Rosacea is a long term inflammatory dermatologic condition that affects 16 million people in the US. It occurs more often in people between the ages of 30 and 60 years of age and affects primarily women and individuals with fair skin, particularly of Irish, Scottish or English descent. However, this skin condition can affect anyone at any age and if left untreated, will worsen over time. Catching this skin condition early is key! While women are more likely to get rosacea, men are likely to get more severe cases. Some famous people that have rosacea are the old comedian, W.C Fields and former US president, Bill Clinton. Rosacea is not contagious or infectious and cannot be spread through contact with the skin, sharing towels, etc.
Signs and Symptoms
These can vary in type and degree of severity from person to person. Rosacea causes redness or flushing of the skin around the cheeks, nose, chin, forehead, and even eyelids. Individuals can present with raised red bumps that resemble acne and may present with a bulbous red swollen nose. During the course of rosacea, patients experience flare-ups and periods of remission. More than 50% of Rosacea patients have eye issues such as dryness, burning, excess tearing, sensitivity to light and swollen eyelids.
What Causes Rosacea?
The exact cause is unknown, but it does involve the swelling of the blood vessels just under the skin. Research suggests it may be hereditary or related to one's immune system. It may be linked to the bacterium, Helicobacter pylori, which is responsible for peptic ulcer disease. Triggers that may make rosacea worse are sun exposure, stress, hot weather, hot baths, intense exercise, cold temperatures or wind, alcohol, and hot or spicy foods. Diagnosing most cases of rosacea is straightforward. There are some look-alike conditions that need to be ruled out such as acne, impetigo which is a staph skin infection, lupus, a medication reaction (like the flushing caused by Niacin), dermatitis, and eczema before a diagnosis of rosacea can be made. Medications that are vasodilators can also flare rosacea. These include certain blood pressure meds like nitrates, calcium channel blockers (verapamil or amlodipine) and thiazide diuretics (HCTZ).
While there is no cure for rosacea, it can be treated and managed by a dermatologist. Primary treatment involves avoidance of know triggers. To prevent flare-ups, it is important to wear sunscreen daily to protect the skin all year round. Zinc-based sunscreens (SPF 30 or higher) provide adequate protection. Treatment options include use of oral antibiotics such as tetracycline, doxycycline, minocycline and amoxicillin, as well as, treatment with topical antibiotic therapy such as metronidazole (Flagyl), clindamycin. These therapies alone or in combination with azelaic acid (Finacea Gel) can also be effective. Both of these meds work to control the redness and bumps.
There are some forms of rosacea that may be significantly cleared for long periods of time using laser, intense pulse light, photodynamic therapy, or isotretinoin (Accutane). Isotretinoin is not first line therapy and is used only after multiple other therapies have been tried and failed. Close physician monitoring and blood testing are necessary while on isotretinoin. Many patients are now turning to laser and intense light treatments to treat the continual redness and noticeable blood vessels on the face, neck, and chest to visibly improve the complexion. Laser treatment may cause discomfort and is costly since it is not covered by insurance. Photodynamic therapy (PDT) is a newly available treatment. PDT uses a topical photosensitizer liquid that is applied to the skin and a light to activate the sensitizer. The treatment takes 1 to 1 and 1/2 hours to complete. The chemical Levulan and blue light used to treat certain pre cancerous conditions and Glycolic acid peels can be used to treat some rosacea patients. Not everyone is able to tolerate these procedures so options should be weighed by your physician to determine the best course of therapy for you.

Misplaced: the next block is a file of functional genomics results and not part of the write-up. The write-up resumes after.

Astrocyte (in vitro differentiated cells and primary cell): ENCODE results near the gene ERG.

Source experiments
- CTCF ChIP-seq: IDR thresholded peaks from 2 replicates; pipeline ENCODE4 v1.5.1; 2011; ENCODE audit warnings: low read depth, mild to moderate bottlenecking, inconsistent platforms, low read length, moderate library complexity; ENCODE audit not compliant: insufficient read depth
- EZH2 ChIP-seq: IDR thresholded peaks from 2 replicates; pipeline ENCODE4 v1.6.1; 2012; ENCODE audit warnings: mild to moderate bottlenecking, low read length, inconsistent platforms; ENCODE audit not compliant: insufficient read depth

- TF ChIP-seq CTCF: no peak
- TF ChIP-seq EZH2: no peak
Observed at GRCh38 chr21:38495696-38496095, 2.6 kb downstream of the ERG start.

Short-term topical steroids may also be used to reduce local inflammation. Some of these mild steroids include desonide lotion or hydrocortisone 0.5 or 1% cream applied once or twice a day to only the irritated areas. There is a risk of causing a rosacea flare by using topical steroids so risk versus benefit must be weighed. Other treatments include prescription topical acne meds such a tretinoin (Retin-A), tazarotene (Tazorac), or adapalene (Differin).
How Should I Care for My Skin?
Prescription sulfa skin cleansers and lotions such as sodium sulfacetamide (Klaron lotion) or OTC sensitive skin cleansers are recommended such as Cetaphil or Purpose (OTC). Using non-irritating and hypoallergenic facial products and lotions can help avoid skin irritation. Cleansers should be free of alcohol, witch hazel, menthol, peppermint, eucalyptus oil, and other irritating ingredients.
Where Can I Get More Information?
Resources on managing and treating rosacea include:
National Rosacea Society Website: http://www.rosacea.org/patients/index.php
American Academy of Dermatology RosaceaNet website: http://www.skincarephysicians.com/rosaceanet/whatis.html
You can also contact the National Rosacea Society (NRS) at 888-no-blush
Treating Rosacea is a collaborative approach incorporating both pharmacologic and non-pharmacologic measures. The best defense in managing rosacea is having a clear understanding of this condition and the factors that trigger flare- ups, and adhering to your treatment regimen. Overall, promptly diagnosed and properly treated, rosacea should not prevent people with the condition from enjoying productive lives.